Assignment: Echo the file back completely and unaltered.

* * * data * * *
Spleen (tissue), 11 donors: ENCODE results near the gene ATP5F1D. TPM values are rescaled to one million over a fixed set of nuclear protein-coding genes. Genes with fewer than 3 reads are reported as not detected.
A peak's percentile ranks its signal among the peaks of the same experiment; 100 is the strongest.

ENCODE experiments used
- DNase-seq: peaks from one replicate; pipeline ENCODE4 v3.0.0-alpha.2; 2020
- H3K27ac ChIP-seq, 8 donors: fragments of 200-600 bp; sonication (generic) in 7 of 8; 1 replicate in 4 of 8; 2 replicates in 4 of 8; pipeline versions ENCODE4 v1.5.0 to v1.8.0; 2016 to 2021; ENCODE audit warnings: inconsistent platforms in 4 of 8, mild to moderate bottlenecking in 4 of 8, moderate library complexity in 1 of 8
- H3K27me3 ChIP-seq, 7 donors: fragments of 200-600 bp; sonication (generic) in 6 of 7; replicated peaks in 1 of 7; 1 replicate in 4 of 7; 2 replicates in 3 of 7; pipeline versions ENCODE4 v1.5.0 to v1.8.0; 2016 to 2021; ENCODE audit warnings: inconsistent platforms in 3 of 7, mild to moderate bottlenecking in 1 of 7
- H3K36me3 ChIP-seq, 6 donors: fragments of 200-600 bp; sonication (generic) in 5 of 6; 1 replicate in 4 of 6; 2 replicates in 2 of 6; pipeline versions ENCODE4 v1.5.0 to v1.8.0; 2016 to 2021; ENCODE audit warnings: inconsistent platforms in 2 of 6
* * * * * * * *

Spleen (tissue), 11 donors: ENCODE results near the gene ATP5F1D. TPM values are rescaled to one million over a fixed set of nuclear protein-coding genes. Genes with fewer than 3 reads are reported as not detected.
A peak's percentile ranks its signal among the peaks of the same experiment; 100 is the strongest.

ENCODE experiments used
- DNase-seq: peaks from one replicate; pipeline ENCODE4 v3.0.0-alpha.2; 2020
- H3K27ac ChIP-seq, 8 donors: fragments of 200-600 bp; sonication (generic) in 7 of 8; 1 replicate in 4 of 8; 2 replicates in 4 of 8; pipeline versions ENCODE4 v1.5.0 to v1.8.0; 2016 to 2021; ENCODE audit warnings: inconsistent platforms in 4 of 8, mild to moderate bottlenecking in 4 of 8, moderate library complexity in 1 of 8
- H3K27me3 ChIP-seq, 7 donors: fragments of 200-600 bp; sonication (generic) in 6 of 7; replicated peaks in 1 of 7; 1 replicate in 4 of 7; 2 replicates in 3 of 7; pipeline versions ENCODE4 v1.5.0 to v1.8.0; 2016 to 2021; ENCODE audit warnings: inconsistent platforms in 3 of 7, mild to moderate bottlenecking in 1 of 7
- H3K36me3 ChIP-seq, 6 donors: fragments of 200-600 bp; sonication (generic) in 5 of 6; 1 replicate in 4 of 6; 2 replicates in 2 of 6; pipeline versions ENCODE4 v1.5.0 to v1.8.0; 2016 to 2021; ENCODE audit warnings: inconsistent platforms in 2 of 6